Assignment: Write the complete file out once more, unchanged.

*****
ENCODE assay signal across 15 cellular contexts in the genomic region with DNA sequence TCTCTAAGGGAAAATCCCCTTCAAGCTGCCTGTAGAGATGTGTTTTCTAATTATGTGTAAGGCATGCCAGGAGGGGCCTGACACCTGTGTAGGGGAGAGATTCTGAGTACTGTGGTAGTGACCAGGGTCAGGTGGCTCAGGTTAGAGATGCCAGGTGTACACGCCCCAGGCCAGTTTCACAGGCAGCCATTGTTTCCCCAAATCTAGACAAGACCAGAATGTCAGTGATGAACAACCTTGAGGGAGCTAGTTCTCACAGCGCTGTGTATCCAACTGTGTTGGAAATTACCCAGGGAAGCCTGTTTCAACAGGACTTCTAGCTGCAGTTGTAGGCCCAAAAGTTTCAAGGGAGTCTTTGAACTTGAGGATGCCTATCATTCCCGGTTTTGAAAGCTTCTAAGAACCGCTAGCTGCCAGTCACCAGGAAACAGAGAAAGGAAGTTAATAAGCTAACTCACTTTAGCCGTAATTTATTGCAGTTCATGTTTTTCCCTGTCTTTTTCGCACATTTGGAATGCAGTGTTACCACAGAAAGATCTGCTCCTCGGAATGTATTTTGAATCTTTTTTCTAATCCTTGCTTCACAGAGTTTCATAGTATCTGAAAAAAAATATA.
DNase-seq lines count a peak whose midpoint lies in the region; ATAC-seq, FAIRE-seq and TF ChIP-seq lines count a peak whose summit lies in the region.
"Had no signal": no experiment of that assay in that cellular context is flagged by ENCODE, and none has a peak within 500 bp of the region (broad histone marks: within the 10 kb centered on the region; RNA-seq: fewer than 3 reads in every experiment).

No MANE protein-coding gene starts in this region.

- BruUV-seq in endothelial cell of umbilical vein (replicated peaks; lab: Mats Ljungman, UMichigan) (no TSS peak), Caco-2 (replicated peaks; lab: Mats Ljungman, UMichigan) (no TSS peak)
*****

ENCODE assay signal across 15 cellular contexts in the genomic region with DNA sequence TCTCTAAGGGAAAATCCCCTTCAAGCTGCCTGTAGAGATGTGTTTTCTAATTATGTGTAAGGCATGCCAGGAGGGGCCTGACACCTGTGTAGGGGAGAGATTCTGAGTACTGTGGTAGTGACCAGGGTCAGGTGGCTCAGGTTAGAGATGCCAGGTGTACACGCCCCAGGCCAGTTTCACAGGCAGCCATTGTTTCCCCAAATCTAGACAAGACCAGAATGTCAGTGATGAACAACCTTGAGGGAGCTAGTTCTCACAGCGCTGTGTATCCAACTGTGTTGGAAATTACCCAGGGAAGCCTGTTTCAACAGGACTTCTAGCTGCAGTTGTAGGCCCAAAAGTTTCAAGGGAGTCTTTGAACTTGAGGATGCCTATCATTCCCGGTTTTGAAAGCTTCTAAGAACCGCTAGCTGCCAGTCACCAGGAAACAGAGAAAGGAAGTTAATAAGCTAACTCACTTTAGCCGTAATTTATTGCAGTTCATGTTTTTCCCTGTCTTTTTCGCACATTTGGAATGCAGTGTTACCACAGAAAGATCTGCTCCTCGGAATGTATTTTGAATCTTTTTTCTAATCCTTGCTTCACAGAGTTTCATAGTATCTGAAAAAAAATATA.
DNase-seq lines count a peak whose midpoint lies in the region; ATAC-seq, FAIRE-seq and TF ChIP-seq lines count a peak whose summit lies in the region.
"Had no signal": no experiment of that assay in that cellular context is flagged by ENCODE, and none has a peak within 500 bp of the region (broad histone marks: within the 10 kb centered on the region; RNA-seq: fewer than 3 reads in every experiment).

No MANE protein-coding gene starts in this region.

- BruUV-seq in endothelial cell of umbilical vein (replicated peaks; lab: Mats Ljungman, UMichigan) (no TSS peak), Caco-2 (replicated peaks; lab: Mats Ljungman, UMichigan) (no TSS peak)